So I asked Joe Scubinski at JPS if I could audition a couple of pairs of Aluminata interconnects, and they soon arrived. After a week's burn-in on the Cable Cooker, in they went — initially only on the preamp-to-amp connection. Jaw-dropping time. The system noise floor had been so lowered by the Superconductor 3 that I really hadn't expected a significant incremental improvement from the Aluminata. But there it was — noticeably even quieter. I wondered briefly if I was falling prey to "more expensive must be better" — one of the more pernicious hallmarks of that dreaded affliction audiophilia nervosa. But after swapping back and forth a couple of times, I confirmed that the Aluminata ICs did indeed make the system even quieter than before.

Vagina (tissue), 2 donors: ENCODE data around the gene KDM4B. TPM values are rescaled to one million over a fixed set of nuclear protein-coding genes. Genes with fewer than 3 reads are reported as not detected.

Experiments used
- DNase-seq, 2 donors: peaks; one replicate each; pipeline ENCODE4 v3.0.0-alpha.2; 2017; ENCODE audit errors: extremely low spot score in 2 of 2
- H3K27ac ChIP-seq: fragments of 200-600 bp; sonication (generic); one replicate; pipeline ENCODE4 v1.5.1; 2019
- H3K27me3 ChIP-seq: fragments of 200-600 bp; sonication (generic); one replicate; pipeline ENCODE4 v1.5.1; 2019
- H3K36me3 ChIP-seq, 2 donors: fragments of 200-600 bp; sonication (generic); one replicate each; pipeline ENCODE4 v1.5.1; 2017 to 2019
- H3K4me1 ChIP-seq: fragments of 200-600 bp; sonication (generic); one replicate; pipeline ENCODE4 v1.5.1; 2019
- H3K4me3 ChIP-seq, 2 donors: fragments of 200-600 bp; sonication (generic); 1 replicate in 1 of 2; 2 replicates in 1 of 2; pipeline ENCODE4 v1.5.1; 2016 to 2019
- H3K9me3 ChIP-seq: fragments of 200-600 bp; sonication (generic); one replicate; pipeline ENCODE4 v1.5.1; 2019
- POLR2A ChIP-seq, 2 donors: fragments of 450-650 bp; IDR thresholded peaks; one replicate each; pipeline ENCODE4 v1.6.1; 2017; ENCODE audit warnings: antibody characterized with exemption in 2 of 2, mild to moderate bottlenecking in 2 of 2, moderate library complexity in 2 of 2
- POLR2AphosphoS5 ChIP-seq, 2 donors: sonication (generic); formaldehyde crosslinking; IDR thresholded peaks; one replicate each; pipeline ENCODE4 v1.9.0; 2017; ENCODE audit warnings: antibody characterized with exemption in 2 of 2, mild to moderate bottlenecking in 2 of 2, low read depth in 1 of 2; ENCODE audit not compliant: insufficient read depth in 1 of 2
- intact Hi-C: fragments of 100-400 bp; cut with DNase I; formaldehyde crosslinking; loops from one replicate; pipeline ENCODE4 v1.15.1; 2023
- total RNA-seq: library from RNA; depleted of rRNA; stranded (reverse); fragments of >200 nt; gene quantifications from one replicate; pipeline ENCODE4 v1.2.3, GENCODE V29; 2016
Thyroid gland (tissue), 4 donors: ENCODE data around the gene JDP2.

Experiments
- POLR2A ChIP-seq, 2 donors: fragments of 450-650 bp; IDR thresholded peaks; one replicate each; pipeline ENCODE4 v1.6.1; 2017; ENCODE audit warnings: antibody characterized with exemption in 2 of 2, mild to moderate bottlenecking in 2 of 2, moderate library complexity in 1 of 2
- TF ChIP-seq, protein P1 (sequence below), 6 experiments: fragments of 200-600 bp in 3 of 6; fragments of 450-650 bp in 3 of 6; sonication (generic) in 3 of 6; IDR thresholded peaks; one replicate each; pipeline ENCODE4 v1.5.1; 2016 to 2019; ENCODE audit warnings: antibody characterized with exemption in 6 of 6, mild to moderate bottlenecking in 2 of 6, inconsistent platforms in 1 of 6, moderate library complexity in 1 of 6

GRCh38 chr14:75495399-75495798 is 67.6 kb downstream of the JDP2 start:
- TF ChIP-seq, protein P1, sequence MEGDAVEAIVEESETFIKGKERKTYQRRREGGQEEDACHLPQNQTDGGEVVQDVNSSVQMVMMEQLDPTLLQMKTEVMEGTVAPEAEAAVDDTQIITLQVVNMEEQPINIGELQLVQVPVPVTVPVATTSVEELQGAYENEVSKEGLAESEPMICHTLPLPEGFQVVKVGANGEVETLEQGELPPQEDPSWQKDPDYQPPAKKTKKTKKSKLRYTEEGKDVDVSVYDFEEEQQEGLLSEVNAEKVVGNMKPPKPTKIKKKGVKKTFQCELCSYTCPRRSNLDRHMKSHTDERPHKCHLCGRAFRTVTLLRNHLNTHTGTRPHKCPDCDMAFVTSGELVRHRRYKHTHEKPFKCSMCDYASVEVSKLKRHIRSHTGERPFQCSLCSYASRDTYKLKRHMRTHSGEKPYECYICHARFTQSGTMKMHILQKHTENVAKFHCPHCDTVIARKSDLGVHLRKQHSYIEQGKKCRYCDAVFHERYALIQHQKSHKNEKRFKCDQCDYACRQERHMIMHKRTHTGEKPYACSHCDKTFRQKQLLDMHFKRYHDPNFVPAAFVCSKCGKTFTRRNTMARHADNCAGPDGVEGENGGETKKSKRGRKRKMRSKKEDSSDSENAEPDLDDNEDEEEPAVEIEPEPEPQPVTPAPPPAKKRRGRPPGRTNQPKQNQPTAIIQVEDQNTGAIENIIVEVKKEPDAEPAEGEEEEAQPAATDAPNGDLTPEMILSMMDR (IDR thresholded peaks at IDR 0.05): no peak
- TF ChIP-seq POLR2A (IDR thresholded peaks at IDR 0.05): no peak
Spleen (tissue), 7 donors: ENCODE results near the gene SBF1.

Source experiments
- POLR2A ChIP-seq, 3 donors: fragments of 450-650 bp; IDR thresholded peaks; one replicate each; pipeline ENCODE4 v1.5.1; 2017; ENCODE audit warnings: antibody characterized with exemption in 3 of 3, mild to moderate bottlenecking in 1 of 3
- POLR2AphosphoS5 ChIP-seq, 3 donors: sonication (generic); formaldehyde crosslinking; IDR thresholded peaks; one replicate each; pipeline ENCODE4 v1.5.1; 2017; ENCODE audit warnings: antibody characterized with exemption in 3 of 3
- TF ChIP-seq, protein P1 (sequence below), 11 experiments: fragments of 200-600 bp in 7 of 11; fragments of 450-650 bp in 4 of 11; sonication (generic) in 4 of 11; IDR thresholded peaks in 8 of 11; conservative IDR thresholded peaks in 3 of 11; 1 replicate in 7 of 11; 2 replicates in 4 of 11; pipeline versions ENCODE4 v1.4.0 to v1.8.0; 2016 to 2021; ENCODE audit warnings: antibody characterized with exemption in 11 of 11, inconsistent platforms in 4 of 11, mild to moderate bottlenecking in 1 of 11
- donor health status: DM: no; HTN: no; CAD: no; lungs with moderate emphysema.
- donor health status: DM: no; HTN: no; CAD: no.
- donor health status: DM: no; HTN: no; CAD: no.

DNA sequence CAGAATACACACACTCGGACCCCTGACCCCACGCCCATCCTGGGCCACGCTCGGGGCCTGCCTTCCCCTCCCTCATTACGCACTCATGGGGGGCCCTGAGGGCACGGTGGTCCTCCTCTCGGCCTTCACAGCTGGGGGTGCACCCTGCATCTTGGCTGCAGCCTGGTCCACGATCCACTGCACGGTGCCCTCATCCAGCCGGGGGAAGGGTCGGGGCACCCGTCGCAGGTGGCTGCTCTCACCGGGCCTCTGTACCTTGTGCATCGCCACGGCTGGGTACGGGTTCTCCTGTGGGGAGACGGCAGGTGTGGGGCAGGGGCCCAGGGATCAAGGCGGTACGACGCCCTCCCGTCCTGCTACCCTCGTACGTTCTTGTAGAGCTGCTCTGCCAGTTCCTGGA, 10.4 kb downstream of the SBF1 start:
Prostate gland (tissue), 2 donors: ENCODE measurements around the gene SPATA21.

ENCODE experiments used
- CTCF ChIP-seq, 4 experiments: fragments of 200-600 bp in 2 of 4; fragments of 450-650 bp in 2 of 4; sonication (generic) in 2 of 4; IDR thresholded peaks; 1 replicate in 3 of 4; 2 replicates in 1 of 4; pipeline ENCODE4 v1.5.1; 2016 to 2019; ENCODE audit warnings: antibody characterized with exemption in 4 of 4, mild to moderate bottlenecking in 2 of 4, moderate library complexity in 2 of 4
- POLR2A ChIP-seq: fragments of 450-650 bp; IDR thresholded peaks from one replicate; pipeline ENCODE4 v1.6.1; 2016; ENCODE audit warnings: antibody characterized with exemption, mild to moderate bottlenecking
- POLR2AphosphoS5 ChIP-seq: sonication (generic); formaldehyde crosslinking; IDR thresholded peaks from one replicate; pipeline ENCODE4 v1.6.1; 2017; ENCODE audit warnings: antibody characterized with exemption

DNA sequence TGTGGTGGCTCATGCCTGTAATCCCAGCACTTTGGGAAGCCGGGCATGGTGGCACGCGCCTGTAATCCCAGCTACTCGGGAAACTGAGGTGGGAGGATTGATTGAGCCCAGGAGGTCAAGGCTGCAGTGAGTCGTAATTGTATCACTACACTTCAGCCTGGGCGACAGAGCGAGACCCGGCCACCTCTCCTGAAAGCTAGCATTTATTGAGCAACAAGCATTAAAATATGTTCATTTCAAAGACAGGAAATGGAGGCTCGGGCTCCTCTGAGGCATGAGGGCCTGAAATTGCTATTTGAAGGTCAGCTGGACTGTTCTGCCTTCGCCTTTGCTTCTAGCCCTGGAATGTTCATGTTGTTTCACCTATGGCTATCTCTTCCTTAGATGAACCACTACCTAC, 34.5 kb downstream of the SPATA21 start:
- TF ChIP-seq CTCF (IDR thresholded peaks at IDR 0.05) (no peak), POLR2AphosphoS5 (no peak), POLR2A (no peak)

That enhanced sense of quietness allowed even more very low-level detail to emerge, but in a very natural, non-spotlit way. In addition, every other benefit that the Superconductor 3 had delivered so well went up another level. Spatial precision became a little more concrete; bass response was now even deeper and tighter; and high frequencies became more relaxed and open-sounding — beautifully extended but not bright. No, these three-times-more-costly Aluminata interconnects were not three times better than the Superconductor 3 — we all know that in high-end audio, after a certain level you pay higher prices for smaller gains — but they were definitely better enough to make the investment worthwhile for this perfection-seeking listener. After a few deep breaths and a check of my bank balance, I ordered enough Aluminata for the entire system. I've never been sorry.